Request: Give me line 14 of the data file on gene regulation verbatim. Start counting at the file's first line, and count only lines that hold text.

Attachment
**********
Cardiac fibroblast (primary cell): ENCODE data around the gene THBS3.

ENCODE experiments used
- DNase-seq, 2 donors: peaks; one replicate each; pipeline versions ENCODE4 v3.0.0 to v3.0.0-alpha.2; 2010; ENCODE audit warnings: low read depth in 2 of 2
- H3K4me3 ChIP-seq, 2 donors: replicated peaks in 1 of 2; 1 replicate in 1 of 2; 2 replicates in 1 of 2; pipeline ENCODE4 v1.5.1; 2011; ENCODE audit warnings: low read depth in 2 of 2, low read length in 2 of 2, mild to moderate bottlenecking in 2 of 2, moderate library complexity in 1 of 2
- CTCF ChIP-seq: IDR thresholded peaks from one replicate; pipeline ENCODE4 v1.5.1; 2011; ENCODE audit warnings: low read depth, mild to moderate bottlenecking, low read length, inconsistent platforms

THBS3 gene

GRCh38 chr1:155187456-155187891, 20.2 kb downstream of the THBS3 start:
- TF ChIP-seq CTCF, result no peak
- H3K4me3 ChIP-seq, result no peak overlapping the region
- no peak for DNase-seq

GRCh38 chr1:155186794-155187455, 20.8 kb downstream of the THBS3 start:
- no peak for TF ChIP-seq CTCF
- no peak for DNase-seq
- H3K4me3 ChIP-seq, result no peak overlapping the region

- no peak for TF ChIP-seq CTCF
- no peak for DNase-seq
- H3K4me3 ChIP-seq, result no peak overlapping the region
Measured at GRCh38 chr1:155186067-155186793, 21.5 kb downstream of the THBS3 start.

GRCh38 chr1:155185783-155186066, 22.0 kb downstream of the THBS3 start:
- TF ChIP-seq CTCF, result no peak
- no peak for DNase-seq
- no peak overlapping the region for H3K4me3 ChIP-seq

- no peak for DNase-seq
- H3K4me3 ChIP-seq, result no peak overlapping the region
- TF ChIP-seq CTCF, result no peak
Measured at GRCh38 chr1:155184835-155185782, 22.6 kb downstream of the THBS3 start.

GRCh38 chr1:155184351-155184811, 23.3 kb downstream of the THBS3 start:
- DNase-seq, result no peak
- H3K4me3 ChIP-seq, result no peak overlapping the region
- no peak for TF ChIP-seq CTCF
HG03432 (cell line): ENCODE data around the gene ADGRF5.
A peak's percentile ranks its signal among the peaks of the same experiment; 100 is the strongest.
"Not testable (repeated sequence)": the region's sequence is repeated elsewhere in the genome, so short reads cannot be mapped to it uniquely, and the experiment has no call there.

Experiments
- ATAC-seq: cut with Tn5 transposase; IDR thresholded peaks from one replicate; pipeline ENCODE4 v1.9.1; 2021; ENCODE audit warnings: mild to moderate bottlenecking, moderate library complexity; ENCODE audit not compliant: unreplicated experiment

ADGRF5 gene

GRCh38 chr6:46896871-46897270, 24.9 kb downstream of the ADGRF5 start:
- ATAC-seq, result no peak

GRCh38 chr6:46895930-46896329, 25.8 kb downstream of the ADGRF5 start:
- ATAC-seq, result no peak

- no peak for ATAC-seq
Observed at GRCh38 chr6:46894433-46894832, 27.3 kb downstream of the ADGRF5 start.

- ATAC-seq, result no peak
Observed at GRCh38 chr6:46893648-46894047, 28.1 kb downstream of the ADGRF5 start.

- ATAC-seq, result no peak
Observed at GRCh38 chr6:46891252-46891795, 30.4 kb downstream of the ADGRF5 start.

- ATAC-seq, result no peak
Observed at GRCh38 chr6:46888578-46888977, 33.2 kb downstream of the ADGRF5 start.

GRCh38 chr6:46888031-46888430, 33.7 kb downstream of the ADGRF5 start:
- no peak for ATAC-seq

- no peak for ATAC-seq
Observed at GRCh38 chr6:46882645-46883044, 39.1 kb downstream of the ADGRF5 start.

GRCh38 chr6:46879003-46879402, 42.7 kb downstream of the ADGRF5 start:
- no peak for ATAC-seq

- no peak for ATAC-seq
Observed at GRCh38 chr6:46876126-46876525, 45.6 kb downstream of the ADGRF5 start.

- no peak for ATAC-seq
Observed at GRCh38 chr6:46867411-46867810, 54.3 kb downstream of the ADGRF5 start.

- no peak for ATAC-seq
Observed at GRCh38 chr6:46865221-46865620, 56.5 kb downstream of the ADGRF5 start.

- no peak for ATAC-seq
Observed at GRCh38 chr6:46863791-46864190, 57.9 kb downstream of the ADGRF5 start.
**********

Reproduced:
- H3K4me3 ChIP-seq, result no peak overlapping the region